To say that Nathan Seiter was charismatic would be an understatement.  Contagious or infectious might be better descriptions.  To know him was to have him invade you and become part of you. He was always way ahead of his time.  As a youngster Nathan preferred the company of adults to that of kids his own age – he related better to them, conversed more equally with them, and he learned from them. While supervising grade school league games he would follow me around like a pet puppy-dog.  He always had a question that needed answering.  Up until  just hours before he died he never pulled a punch and was not afraid to ask the tough questions, and demanded answers.  I always thought that our compatibility early on was due to mutual admiration, but in hindsight, knowing that Nathan could also be a politician, it was probably simply because I was the guy who had the keys to the gym – the keys to his kingdom.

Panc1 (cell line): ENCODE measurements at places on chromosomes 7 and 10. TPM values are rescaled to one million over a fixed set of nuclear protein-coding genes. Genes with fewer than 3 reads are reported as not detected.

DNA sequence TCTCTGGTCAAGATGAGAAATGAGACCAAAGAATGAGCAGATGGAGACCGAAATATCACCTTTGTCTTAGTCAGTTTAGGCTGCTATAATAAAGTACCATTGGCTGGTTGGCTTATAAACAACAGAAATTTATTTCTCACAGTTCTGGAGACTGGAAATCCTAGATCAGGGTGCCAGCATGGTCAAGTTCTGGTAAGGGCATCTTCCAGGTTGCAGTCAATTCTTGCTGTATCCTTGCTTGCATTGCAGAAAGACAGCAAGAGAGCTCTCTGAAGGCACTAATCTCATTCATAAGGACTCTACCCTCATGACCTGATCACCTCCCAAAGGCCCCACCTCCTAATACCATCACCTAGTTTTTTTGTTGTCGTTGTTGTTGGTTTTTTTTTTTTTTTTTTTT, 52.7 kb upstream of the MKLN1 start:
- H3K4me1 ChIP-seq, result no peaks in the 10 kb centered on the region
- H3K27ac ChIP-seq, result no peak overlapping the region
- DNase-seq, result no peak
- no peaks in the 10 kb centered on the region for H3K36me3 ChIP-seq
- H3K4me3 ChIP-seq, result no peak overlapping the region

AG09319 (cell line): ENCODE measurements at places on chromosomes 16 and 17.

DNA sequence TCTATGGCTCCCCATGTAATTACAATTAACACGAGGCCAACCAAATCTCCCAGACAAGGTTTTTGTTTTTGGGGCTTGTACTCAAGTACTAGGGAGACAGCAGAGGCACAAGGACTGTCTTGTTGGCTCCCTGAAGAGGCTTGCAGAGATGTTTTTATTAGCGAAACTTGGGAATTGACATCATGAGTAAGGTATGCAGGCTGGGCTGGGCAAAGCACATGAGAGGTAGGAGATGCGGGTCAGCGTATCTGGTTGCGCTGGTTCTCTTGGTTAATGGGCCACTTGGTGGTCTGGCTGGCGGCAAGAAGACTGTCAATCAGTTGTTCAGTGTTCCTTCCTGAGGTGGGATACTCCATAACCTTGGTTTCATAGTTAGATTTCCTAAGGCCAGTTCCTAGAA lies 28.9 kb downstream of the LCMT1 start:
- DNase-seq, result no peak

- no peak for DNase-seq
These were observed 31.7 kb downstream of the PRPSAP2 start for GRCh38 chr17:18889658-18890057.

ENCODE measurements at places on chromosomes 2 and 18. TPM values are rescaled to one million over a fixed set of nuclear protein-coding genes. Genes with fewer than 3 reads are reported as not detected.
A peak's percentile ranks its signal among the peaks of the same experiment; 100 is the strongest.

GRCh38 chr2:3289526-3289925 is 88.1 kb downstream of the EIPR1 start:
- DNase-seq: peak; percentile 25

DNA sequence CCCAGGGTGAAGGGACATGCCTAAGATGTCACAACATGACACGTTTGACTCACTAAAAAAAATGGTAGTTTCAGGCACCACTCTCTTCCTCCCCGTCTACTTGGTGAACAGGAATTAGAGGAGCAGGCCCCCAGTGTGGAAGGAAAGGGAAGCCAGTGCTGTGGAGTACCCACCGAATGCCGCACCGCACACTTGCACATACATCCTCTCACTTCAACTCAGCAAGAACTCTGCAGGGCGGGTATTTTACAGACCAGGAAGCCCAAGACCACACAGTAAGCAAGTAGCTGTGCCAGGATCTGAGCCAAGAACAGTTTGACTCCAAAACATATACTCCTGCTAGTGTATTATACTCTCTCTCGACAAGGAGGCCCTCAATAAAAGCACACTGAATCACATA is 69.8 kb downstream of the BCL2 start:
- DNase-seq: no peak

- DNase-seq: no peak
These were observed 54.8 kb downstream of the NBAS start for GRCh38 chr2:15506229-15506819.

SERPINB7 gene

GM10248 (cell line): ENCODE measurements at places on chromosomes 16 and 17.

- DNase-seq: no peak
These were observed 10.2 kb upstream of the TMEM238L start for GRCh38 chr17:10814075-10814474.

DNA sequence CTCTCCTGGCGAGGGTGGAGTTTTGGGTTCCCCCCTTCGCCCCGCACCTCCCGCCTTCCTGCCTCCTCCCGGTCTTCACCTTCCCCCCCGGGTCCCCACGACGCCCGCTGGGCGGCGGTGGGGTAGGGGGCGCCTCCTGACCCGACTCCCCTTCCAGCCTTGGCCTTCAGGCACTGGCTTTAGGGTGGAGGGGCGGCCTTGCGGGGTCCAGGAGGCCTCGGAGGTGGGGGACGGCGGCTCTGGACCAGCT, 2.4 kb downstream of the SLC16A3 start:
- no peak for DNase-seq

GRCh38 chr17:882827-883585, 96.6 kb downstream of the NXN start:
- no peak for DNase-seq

Through his high school years and into adulthood he was always the dominant male. Nathan led – everyone else followed. It was always Nathan who organized the trips and he who called the shots when they got there. He was a titan of independence and scheduled his life’s activities with a shoehorn. There was never “downtime” with Nathan Seiter. Each hour presented a new opportunity. He lived life to the fullest. Miles were never an obstacle – there were places to go and fish to be caught. Nathan packed a lot of living into an accelerated 24 year lifetime.

If you played basketball, to Nathan Seiter you were likely either “soft” or a sissy. He admired the tough guys. His dad, in his obituary referred to him as being “street wise” and he was. Jon Lloyd, Nick Ziegler, and his brother Justin were the guys he wanted on his team. If Nate and Justin drew in on opposite sides, it was wise to call security. There was only room on the court for one dominant male and the two would be critical of each other as only two brothers could get away with. Nate would talk trash to Justin and Justin would stick his chin up in the air and shake his head like Nate was crazy. However, let someone else be critical of either and each had the other’s back.